But the Con Con ballot was designed in stages. The language of HJR 137, adopted by the Secretary of State, did not contain the "notice" language that incorrectly tells voters that a failure to vote on the Con Con proposition is equivalent to a "no" vote. Bruno Behrend, counsel for the Costello Plaintiffs and a co-founder of the Illinois Citizens Coalition, stressed how the "notice" language was added on by the State Board of Elections -- and how his group was told that this language would not be included for a couple of weeks after it actually was added.

Pflaum noted that the State and the election authorities focused their arguments today on the remedy that should be given for the constitutional violations. However, Pflaum argued, altogether too much emphasis was placed on why ballots could not be reprinted at this late date and not nearly enough on other possible corrective measures. Scanlon did lay out for the court an elaborate explanation as to what would be involved in reprinting the ballots, from the problems in getting the right kind of paper for the sensitive scanners, to the time necessary to test the new ballot with each individual scanner before they could be delivered to the polling places. And Scanlon cautioned the court that a solution that might work for Chicago or Cook County might not work for election officials elsewhere in the State: Many different vote counting systems are in use.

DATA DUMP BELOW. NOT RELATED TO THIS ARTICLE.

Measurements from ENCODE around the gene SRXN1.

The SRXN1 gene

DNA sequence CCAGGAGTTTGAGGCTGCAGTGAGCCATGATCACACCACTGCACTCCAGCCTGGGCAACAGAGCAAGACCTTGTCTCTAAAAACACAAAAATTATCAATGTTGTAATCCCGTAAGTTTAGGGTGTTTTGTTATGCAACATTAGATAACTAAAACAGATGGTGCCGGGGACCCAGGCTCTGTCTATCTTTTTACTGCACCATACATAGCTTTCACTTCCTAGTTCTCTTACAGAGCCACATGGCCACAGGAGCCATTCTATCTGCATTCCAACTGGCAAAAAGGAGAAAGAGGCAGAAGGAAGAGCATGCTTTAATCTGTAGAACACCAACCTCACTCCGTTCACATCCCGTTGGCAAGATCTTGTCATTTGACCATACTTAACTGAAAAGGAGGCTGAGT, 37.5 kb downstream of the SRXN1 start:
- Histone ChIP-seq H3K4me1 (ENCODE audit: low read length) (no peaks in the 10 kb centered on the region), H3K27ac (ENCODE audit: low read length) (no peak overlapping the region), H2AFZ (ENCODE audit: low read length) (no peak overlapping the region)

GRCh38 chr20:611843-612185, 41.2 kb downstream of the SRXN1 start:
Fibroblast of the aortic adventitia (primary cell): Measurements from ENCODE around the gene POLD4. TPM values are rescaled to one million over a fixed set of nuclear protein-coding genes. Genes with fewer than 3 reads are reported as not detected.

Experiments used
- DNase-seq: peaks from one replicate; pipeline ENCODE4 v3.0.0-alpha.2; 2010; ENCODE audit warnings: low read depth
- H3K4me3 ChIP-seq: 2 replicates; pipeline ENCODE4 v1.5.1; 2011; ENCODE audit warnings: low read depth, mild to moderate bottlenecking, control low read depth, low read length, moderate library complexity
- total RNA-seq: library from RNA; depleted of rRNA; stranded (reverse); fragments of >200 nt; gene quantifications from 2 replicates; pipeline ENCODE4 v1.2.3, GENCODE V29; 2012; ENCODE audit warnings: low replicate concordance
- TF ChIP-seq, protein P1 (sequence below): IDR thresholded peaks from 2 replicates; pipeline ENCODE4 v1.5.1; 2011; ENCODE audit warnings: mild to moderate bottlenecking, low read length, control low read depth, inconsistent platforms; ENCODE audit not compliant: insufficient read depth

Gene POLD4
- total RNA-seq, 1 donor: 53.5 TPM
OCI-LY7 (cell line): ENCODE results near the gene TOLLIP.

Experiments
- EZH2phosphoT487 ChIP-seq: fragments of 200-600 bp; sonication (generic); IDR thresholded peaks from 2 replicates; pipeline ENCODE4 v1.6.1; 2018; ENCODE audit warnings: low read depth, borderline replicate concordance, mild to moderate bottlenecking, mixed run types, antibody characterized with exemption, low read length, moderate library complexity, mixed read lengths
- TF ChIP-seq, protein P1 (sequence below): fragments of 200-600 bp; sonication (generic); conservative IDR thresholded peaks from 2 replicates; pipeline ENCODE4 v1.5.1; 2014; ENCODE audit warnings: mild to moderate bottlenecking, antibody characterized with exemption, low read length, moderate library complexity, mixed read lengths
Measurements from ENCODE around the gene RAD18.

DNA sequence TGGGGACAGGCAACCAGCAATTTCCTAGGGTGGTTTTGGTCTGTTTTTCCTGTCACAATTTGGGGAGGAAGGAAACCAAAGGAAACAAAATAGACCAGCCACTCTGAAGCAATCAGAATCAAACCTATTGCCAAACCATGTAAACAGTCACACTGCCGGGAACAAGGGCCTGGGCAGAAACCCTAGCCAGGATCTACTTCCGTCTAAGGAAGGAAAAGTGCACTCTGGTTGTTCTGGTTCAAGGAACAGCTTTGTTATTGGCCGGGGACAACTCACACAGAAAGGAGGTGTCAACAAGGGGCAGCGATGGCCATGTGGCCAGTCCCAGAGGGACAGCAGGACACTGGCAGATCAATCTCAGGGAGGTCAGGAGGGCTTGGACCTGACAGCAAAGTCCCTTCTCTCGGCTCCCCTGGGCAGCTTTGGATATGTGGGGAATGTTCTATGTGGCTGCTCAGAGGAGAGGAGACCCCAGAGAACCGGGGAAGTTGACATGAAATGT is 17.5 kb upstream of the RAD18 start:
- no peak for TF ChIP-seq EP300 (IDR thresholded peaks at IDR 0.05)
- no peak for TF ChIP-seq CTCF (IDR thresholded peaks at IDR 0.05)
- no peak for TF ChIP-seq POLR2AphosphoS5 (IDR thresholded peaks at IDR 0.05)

Lt. Gov. Pat Quinn, who intervened on the Plaintiffs' side, forcefully advocated the use of a separate paper ballot. Paper ballots, he noted, were used in the 1968 vote that resulted in the call for the 1970 Constitutional Convention. Paper was used for the ballots by which the new Constitution was ratified. But Donna Lach worried that there would be a huge burden placed on polling place officials in issuing and keeping track of a separate paper ballot. Also, she noted, forcing a second, separate Con Con ballot on voters might force people to vote on the proposition who did not want to or else disclose their intention to bypass the proposition to all others present. The scan card and the paper ballot would not be deposited in the same box so it would be obvious if the paper ballot were not returned.

In ruling that the 75-25 language in the "explanation" was improper and in finding the "notice" language "downright misleading," Judge Howse expressly rejected the laches arguments raised by the named Defendants and the Cook County Clerk. However, Judge Howse also rejected the CBA's argument that the participation of the legislature and the State Board of Elections in getting the Con Con call on the ballot was itself improper. True, he said, the Constitution did say that the Secretary of State was the proper authority to certify this question to the ballot -- but the Constitution did not say how this must be done or lay out every step. The Secretary of State was set up as an authority of last resort in case the legislature failed to put the question to the voters on its own.

Will a separate explanatory notice, trying to correct the misleading statements supplied by both the General Assembly and the State Board of Elections, really make this election fair? Or will it only compound voter confusion?

No comments: